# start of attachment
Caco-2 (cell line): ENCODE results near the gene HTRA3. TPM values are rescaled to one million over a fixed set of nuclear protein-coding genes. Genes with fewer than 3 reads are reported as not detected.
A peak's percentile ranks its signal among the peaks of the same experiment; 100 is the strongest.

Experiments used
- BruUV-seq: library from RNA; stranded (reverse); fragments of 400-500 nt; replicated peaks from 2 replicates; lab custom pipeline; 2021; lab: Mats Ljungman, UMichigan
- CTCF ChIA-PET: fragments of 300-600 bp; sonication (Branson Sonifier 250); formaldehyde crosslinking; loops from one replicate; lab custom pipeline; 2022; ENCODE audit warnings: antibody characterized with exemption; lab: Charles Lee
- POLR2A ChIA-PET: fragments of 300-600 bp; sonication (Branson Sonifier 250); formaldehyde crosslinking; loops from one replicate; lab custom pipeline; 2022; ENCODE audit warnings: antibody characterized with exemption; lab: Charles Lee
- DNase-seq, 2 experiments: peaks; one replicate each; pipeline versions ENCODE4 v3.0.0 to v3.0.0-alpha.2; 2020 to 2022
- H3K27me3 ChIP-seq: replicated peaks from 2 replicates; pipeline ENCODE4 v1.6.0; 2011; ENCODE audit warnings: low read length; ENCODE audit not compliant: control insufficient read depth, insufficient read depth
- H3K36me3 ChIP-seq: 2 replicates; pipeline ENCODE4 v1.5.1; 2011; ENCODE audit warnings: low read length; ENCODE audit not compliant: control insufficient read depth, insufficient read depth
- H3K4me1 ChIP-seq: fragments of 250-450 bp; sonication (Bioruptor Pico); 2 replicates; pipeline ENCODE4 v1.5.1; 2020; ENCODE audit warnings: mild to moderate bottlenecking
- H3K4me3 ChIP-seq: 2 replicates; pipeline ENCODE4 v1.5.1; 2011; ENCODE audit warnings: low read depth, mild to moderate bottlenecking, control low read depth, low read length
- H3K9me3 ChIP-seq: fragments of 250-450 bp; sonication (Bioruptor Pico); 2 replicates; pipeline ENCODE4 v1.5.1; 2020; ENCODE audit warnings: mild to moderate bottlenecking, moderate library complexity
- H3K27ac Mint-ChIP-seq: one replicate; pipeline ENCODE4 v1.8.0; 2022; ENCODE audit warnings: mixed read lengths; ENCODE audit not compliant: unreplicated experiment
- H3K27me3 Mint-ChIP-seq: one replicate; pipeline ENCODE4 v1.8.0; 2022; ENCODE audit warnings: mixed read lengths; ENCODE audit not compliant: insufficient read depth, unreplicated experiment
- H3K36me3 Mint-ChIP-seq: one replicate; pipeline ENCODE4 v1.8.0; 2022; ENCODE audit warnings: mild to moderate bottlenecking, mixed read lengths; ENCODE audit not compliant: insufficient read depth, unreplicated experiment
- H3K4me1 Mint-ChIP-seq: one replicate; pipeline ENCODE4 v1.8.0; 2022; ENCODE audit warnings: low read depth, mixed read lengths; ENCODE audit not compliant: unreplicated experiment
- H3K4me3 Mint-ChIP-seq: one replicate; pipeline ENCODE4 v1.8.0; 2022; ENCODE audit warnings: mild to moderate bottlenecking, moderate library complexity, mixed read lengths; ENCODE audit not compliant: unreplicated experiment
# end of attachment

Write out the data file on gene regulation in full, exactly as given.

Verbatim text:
Caco-2 (cell line): ENCODE results near the gene HTRA3. TPM values are rescaled to one million over a fixed set of nuclear protein-coding genes. Genes with fewer than 3 reads are reported as not detected.
A peak's percentile ranks its signal among the peaks of the same experiment; 100 is the strongest.

Experiments used
- BruUV-seq: library from RNA; stranded (reverse); fragments of 400-500 nt; replicated peaks from 2 replicates; lab custom pipeline; 2021; lab: Mats Ljungman, UMichigan
- CTCF ChIA-PET: fragments of 300-600 bp; sonication (Branson Sonifier 250); formaldehyde crosslinking; loops from one replicate; lab custom pipeline; 2022; ENCODE audit warnings: antibody characterized with exemption; lab: Charles Lee
- POLR2A ChIA-PET: fragments of 300-600 bp; sonication (Branson Sonifier 250); formaldehyde crosslinking; loops from one replicate; lab custom pipeline; 2022; ENCODE audit warnings: antibody characterized with exemption; lab: Charles Lee
- DNase-seq, 2 experiments: peaks; one replicate each; pipeline versions ENCODE4 v3.0.0 to v3.0.0-alpha.2; 2020 to 2022
- H3K27me3 ChIP-seq: replicated peaks from 2 replicates; pipeline ENCODE4 v1.6.0; 2011; ENCODE audit warnings: low read length; ENCODE audit not compliant: control insufficient read depth, insufficient read depth
- H3K36me3 ChIP-seq: 2 replicates; pipeline ENCODE4 v1.5.1; 2011; ENCODE audit warnings: low read length; ENCODE audit not compliant: control insufficient read depth, insufficient read depth
- H3K4me1 ChIP-seq: fragments of 250-450 bp; sonication (Bioruptor Pico); 2 replicates; pipeline ENCODE4 v1.5.1; 2020; ENCODE audit warnings: mild to moderate bottlenecking
- H3K4me3 ChIP-seq: 2 replicates; pipeline ENCODE4 v1.5.1; 2011; ENCODE audit warnings: low read depth, mild to moderate bottlenecking, control low read depth, low read length
- H3K9me3 ChIP-seq: fragments of 250-450 bp; sonication (Bioruptor Pico); 2 replicates; pipeline ENCODE4 v1.5.1; 2020; ENCODE audit warnings: mild to moderate bottlenecking, moderate library complexity
- H3K27ac Mint-ChIP-seq: one replicate; pipeline ENCODE4 v1.8.0; 2022; ENCODE audit warnings: mixed read lengths; ENCODE audit not compliant: unreplicated experiment
- H3K27me3 Mint-ChIP-seq: one replicate; pipeline ENCODE4 v1.8.0; 2022; ENCODE audit warnings: mixed read lengths; ENCODE audit not compliant: insufficient read depth, unreplicated experiment
- H3K36me3 Mint-ChIP-seq: one replicate; pipeline ENCODE4 v1.8.0; 2022; ENCODE audit warnings: mild to moderate bottlenecking, mixed read lengths; ENCODE audit not compliant: insufficient read depth, unreplicated experiment
- H3K4me1 Mint-ChIP-seq: one replicate; pipeline ENCODE4 v1.8.0; 2022; ENCODE audit warnings: low read depth, mixed read lengths; ENCODE audit not compliant: unreplicated experiment
- H3K4me3 Mint-ChIP-seq: one replicate; pipeline ENCODE4 v1.8.0; 2022; ENCODE audit warnings: mild to moderate bottlenecking, moderate library complexity, mixed read lengths; ENCODE audit not compliant: unreplicated experiment